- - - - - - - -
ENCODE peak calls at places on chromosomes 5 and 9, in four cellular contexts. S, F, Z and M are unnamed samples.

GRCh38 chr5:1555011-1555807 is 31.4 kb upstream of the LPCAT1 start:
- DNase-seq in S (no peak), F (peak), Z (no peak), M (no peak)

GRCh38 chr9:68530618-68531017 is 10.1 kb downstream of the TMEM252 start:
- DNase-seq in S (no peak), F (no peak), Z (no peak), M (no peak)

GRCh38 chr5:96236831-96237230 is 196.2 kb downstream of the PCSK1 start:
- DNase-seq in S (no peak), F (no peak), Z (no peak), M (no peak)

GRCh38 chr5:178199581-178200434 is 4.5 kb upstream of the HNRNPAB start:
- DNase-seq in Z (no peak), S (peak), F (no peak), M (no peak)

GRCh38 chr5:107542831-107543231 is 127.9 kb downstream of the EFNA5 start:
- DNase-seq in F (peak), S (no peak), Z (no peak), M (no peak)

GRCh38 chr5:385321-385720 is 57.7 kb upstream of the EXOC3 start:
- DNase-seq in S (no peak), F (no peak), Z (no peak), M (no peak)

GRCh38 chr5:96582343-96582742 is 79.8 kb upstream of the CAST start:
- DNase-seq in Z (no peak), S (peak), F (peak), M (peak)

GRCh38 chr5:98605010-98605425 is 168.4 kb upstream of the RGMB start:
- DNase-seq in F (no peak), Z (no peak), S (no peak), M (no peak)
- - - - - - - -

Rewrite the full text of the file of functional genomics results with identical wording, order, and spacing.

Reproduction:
ENCODE peak calls at places on chromosomes 5 and 9, in four cellular contexts. S, F, Z and M are unnamed samples.

GRCh38 chr5:1555011-1555807 is 31.4 kb upstream of the LPCAT1 start:
- DNase-seq in S (no peak), F (peak), Z (no peak), M (no peak)

GRCh38 chr9:68530618-68531017 is 10.1 kb downstream of the TMEM252 start:
- DNase-seq in S (no peak), F (no peak), Z (no peak), M (no peak)

GRCh38 chr5:96236831-96237230 is 196.2 kb downstream of the PCSK1 start:
- DNase-seq in S (no peak), F (no peak), Z (no peak), M (no peak)

GRCh38 chr5:178199581-178200434 is 4.5 kb upstream of the HNRNPAB start:
- DNase-seq in Z (no peak), S (peak), F (no peak), M (no peak)

GRCh38 chr5:107542831-107543231 is 127.9 kb downstream of the EFNA5 start:
- DNase-seq in F (peak), S (no peak), Z (no peak), M (no peak)

GRCh38 chr5:385321-385720 is 57.7 kb upstream of the EXOC3 start:
- DNase-seq in S (no peak), F (no peak), Z (no peak), M (no peak)

GRCh38 chr5:96582343-96582742 is 79.8 kb upstream of the CAST start:
- DNase-seq in Z (no peak), S (peak), F (peak), M (peak)

GRCh38 chr5:98605010-98605425 is 168.4 kb upstream of the RGMB start:
- DNase-seq in F (no peak), Z (no peak), S (no peak), M (no peak)